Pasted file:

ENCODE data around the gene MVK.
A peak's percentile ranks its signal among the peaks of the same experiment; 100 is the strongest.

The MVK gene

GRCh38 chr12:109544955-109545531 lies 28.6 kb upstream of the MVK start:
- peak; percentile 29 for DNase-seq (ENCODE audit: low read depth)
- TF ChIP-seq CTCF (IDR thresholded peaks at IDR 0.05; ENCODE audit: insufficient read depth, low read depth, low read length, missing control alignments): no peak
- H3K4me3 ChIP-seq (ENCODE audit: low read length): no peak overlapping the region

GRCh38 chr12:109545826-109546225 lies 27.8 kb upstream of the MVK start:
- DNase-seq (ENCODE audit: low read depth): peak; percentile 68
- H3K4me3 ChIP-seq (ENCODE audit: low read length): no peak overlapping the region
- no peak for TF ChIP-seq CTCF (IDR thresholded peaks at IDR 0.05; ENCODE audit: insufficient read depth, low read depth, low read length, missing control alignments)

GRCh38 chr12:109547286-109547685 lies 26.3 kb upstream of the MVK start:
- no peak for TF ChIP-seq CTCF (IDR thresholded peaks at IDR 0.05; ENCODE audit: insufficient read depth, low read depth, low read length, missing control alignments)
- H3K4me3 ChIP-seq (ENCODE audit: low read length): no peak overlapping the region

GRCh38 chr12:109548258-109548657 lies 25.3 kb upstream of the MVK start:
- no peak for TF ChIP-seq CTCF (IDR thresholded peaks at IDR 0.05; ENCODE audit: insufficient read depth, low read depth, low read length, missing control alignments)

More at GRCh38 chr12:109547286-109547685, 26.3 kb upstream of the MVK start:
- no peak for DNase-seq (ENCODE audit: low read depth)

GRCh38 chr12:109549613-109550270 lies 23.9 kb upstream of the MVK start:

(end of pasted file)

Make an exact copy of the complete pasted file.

ENCODE data around the gene MVK.
A peak's percentile ranks its signal among the peaks of the same experiment; 100 is the strongest.

The MVK gene

GRCh38 chr12:109544955-109545531 lies 28.6 kb upstream of the MVK start:
- peak; percentile 29 for DNase-seq (ENCODE audit: low read depth)
- TF ChIP-seq CTCF (IDR thresholded peaks at IDR 0.05; ENCODE audit: insufficient read depth, low read depth, low read length, missing control alignments): no peak
- H3K4me3 ChIP-seq (ENCODE audit: low read length): no peak overlapping the region

GRCh38 chr12:109545826-109546225 lies 27.8 kb upstream of the MVK start:
- DNase-seq (ENCODE audit: low read depth): peak; percentile 68
- H3K4me3 ChIP-seq (ENCODE audit: low read length): no peak overlapping the region
- no peak for TF ChIP-seq CTCF (IDR thresholded peaks at IDR 0.05; ENCODE audit: insufficient read depth, low read depth, low read length, missing control alignments)

GRCh38 chr12:109547286-109547685 lies 26.3 kb upstream of the MVK start:
- no peak for TF ChIP-seq CTCF (IDR thresholded peaks at IDR 0.05; ENCODE audit: insufficient read depth, low read depth, low read length, missing control alignments)
- H3K4me3 ChIP-seq (ENCODE audit: low read length): no peak overlapping the region

GRCh38 chr12:109548258-109548657 lies 25.3 kb upstream of the MVK start:
- no peak for TF ChIP-seq CTCF (IDR thresholded peaks at IDR 0.05; ENCODE audit: insufficient read depth, low read depth, low read length, missing control alignments)

More at GRCh38 chr12:109547286-109547685, 26.3 kb upstream of the MVK start:
- no peak for DNase-seq (ENCODE audit: low read depth)

GRCh38 chr12:109549613-109550270 lies 23.9 kb upstream of the MVK start: